Ontario health officials urge doctors to see patients in person rather than virtually
It's safe for physicians to see patients in person, Chief Medical Officer of Health Dr. Kieran Moore says
The Ontario government is urging all doctors to care for patients in person rather than virtually, saying it's now safe given high COVID-19 vaccination rates and readily available personal protective equipment.
In a letter to Ontario physicians Wednesday, Chief Medical Officer of Health Dr. Kieran Moore, assistant deputy health minister Patrick Dicerni and College of Physicians and Surgeons CEO Dr. Nancy Whitemore say they've increasingly been hearing complaints about offices not providing in-person care.
"There are limits to what can be done virtually and the standard of care is often difficult to meet in a virtual-care environment," the letter says.
While it is ultimately up to physicians to determine what type of appointment is needed, in-person care is necessary to make diagnoses and decide treatments and is what's expected, it continues.
"There are many patients for whom the standard of care cannot be met in a solely virtual care environment," the letter reads.
Moore: 'It's so important to see people in person'
Speaking during a news conference on Thursday, Moore said they've heard from patients that they want to be seen in doctors' offices, as well as from physicians who want to see their patients.
"I absolutely understand that from a clinical practice vantage point, it's so important to see people in person," he said.
"You can't do a physical examination. you can't take blood pressure and you can't provide immunization through any virtual means, and patients need to physically get seen and physically examined," Moore said.
"We have gone through a rough year and a half where patients have perhaps not felt comfortable going to their family physician's office and some family physicians may have not felt comfortable providing direct one-on-one care."
But Moore said with high immunization rates, low risk of infection, very good understanding of infection prevention, good guidelines and good screening, it's much safer now to see patients.
Moore said he is also concerned that there might a backlog of patients who have not had a physical exam and have not had their heart or lungs listened to if they've had respiratory or cardiac complaints.
"If they haven't had their blood pressure checked, haven't been immunized or had any kind of cancer screening such as a pap smear, all of that backlog we hope over the coming year can be met and that has to be done in person," Moore said.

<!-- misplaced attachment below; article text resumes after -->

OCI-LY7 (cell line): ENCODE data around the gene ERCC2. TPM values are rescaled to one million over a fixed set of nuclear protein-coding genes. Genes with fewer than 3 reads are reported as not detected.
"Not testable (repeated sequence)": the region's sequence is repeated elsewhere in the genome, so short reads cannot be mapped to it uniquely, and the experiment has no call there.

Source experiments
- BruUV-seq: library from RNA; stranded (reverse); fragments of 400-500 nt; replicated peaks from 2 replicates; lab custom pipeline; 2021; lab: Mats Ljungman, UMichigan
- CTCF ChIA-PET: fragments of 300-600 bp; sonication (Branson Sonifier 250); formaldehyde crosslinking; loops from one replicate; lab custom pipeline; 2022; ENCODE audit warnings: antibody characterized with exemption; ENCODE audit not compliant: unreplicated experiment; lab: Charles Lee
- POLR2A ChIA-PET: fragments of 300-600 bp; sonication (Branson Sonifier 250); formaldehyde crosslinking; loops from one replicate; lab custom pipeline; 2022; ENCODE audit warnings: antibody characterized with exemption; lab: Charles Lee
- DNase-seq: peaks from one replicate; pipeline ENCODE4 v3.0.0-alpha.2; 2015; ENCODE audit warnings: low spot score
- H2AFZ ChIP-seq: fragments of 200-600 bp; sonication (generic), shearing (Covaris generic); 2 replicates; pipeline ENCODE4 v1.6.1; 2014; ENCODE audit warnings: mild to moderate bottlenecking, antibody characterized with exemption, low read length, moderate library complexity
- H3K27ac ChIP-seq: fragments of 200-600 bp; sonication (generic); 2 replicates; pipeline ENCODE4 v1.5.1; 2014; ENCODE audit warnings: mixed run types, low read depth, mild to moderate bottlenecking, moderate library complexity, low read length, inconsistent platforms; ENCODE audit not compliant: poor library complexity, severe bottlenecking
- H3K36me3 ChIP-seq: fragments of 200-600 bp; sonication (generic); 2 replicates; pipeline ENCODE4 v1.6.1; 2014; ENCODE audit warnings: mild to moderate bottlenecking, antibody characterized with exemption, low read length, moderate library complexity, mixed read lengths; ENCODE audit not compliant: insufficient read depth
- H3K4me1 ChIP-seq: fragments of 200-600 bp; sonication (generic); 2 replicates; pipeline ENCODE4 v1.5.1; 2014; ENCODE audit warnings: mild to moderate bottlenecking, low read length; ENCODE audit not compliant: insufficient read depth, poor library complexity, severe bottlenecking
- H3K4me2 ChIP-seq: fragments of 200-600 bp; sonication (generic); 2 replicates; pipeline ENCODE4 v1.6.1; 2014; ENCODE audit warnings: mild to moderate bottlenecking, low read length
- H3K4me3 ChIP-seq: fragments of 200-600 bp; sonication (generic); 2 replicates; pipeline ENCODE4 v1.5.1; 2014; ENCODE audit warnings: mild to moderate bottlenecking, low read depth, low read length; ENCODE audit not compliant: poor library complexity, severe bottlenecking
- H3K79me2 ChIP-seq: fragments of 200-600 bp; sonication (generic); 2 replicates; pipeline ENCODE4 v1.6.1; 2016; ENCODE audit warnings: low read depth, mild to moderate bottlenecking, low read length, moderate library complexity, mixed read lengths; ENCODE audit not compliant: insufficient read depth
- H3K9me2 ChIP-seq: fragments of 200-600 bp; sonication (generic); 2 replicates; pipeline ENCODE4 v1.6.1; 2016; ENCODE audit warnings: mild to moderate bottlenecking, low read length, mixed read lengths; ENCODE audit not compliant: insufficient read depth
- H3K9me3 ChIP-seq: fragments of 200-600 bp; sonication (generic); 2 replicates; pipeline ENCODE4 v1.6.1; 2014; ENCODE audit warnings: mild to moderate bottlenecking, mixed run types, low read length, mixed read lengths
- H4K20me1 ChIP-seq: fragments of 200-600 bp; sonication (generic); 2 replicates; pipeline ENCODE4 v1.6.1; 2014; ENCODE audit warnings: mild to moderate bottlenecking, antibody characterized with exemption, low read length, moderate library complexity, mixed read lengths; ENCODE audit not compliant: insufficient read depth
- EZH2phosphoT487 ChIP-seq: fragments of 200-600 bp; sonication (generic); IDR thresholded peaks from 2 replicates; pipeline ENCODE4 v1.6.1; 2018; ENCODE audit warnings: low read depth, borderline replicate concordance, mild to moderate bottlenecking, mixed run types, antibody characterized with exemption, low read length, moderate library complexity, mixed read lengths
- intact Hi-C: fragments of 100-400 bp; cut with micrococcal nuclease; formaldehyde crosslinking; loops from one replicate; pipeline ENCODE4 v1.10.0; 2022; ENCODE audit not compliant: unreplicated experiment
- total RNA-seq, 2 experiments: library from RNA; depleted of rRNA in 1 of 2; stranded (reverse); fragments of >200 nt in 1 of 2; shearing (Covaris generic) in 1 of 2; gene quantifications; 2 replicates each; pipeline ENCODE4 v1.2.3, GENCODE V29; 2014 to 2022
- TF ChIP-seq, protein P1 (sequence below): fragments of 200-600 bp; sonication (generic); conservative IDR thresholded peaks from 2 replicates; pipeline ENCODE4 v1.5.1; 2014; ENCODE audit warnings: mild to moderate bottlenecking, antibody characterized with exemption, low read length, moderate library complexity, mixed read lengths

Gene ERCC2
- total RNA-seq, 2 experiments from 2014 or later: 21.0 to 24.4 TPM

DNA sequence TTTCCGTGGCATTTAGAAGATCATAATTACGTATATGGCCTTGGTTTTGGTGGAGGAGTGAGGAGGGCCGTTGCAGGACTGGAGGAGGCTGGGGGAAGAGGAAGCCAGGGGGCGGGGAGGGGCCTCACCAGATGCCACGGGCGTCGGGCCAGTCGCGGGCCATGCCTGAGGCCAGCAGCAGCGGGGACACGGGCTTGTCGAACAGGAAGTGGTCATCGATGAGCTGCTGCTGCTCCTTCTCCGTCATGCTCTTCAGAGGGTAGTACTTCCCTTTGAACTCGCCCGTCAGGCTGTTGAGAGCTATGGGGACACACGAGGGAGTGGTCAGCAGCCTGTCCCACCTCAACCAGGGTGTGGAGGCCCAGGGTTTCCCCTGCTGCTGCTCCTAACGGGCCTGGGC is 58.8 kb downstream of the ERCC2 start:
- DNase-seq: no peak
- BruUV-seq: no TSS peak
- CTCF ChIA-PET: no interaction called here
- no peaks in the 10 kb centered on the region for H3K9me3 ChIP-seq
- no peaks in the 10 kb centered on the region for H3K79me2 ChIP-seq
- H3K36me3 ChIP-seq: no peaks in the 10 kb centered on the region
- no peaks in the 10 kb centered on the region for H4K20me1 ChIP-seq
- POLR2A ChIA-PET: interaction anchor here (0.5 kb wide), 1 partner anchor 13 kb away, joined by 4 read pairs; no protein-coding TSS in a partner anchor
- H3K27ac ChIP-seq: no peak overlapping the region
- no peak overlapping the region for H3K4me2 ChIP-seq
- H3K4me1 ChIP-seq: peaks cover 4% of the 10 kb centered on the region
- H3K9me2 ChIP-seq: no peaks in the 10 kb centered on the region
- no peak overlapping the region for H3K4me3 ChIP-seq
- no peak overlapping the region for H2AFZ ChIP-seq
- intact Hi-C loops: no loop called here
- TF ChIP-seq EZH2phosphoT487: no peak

"We'll be monitoring because we can look at this from a billing perspective whether the trends are heading in the right direction, whether primary-care physicians are going back into their offices."
The chief medical officer said the letter is "a recommendation" and he does not foresee any consequences from the college or from the ministry if doctors do not heed the advice.
This month, CBC News reported that Toronto parents were struggling to get in-patient appointments with their child's pediatricians, even after testing negative for COVID-19. They were instead referred to SickKids emergency department or St. Joseph's Just For Kids Clinic for what turned out to be illnesses like a stomach bug or ear infection.
Both hospitals have reported a surge in patients with relatively minor illnesses this summer and fall. A spokesperson with SickKids told CBC News that August, usually its quietest month, was the busiest so far this year, seeing close to 6,000 patients. Parents reported wait times of up to 10 hours.
Sonu Maan has been trying all summer to get her one-year-old son Keish examined by his pediatrician for a fever, cough and runny nose, but he hasn't been allowed in the clinic even after testing negative for COVID-19. On Tuesday, she said he once again has a fever and is hoping this letter pushes his doctor to see him in person this week.
The college previously told CBC News specialists are getting referrals for patients who haven't first had a physical examination to determine if they actually need to see one.
The Ontario's Patient Ombudsman and Advocacy Centre for the Elderly have also reported an increase in complaints from patients not able to see their doctor in person.